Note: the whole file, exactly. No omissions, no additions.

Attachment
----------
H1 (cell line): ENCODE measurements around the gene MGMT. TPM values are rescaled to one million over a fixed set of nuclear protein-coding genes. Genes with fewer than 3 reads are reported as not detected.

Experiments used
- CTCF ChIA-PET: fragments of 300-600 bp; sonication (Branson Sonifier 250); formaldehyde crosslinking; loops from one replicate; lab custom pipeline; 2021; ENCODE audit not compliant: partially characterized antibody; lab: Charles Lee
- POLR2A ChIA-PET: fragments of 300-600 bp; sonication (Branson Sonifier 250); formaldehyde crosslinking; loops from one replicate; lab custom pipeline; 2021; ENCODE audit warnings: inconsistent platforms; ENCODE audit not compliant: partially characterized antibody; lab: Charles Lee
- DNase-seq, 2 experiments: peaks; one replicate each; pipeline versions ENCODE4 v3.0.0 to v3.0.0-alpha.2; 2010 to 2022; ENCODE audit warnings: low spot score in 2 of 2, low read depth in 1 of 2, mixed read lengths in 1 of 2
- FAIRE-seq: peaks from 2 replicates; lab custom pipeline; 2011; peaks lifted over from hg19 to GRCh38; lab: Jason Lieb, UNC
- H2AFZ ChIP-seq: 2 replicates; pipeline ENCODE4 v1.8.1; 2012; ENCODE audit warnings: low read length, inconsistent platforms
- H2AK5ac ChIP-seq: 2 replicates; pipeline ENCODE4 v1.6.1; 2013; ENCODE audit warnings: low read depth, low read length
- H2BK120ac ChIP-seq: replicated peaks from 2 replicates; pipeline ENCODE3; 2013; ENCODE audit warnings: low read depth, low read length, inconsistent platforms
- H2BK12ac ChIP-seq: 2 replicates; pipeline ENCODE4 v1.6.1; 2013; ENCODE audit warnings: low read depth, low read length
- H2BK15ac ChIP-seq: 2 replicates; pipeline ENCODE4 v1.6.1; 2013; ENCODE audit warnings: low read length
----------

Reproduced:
H1 (cell line): ENCODE measurements around the gene MGMT. TPM values are rescaled to one million over a fixed set of nuclear protein-coding genes. Genes with fewer than 3 reads are reported as not detected.

Experiments used
- CTCF ChIA-PET: fragments of 300-600 bp; sonication (Branson Sonifier 250); formaldehyde crosslinking; loops from one replicate; lab custom pipeline; 2021; ENCODE audit not compliant: partially characterized antibody; lab: Charles Lee
- POLR2A ChIA-PET: fragments of 300-600 bp; sonication (Branson Sonifier 250); formaldehyde crosslinking; loops from one replicate; lab custom pipeline; 2021; ENCODE audit warnings: inconsistent platforms; ENCODE audit not compliant: partially characterized antibody; lab: Charles Lee
- DNase-seq, 2 experiments: peaks; one replicate each; pipeline versions ENCODE4 v3.0.0 to v3.0.0-alpha.2; 2010 to 2022; ENCODE audit warnings: low spot score in 2 of 2, low read depth in 1 of 2, mixed read lengths in 1 of 2
- FAIRE-seq: peaks from 2 replicates; lab custom pipeline; 2011; peaks lifted over from hg19 to GRCh38; lab: Jason Lieb, UNC
- H2AFZ ChIP-seq: 2 replicates; pipeline ENCODE4 v1.8.1; 2012; ENCODE audit warnings: low read length, inconsistent platforms
- H2AK5ac ChIP-seq: 2 replicates; pipeline ENCODE4 v1.6.1; 2013; ENCODE audit warnings: low read depth, low read length
- H2BK120ac ChIP-seq: replicated peaks from 2 replicates; pipeline ENCODE3; 2013; ENCODE audit warnings: low read depth, low read length, inconsistent platforms
- H2BK12ac ChIP-seq: 2 replicates; pipeline ENCODE4 v1.6.1; 2013; ENCODE audit warnings: low read depth, low read length
- H2BK15ac ChIP-seq: 2 replicates; pipeline ENCODE4 v1.6.1; 2013; ENCODE audit warnings: low read length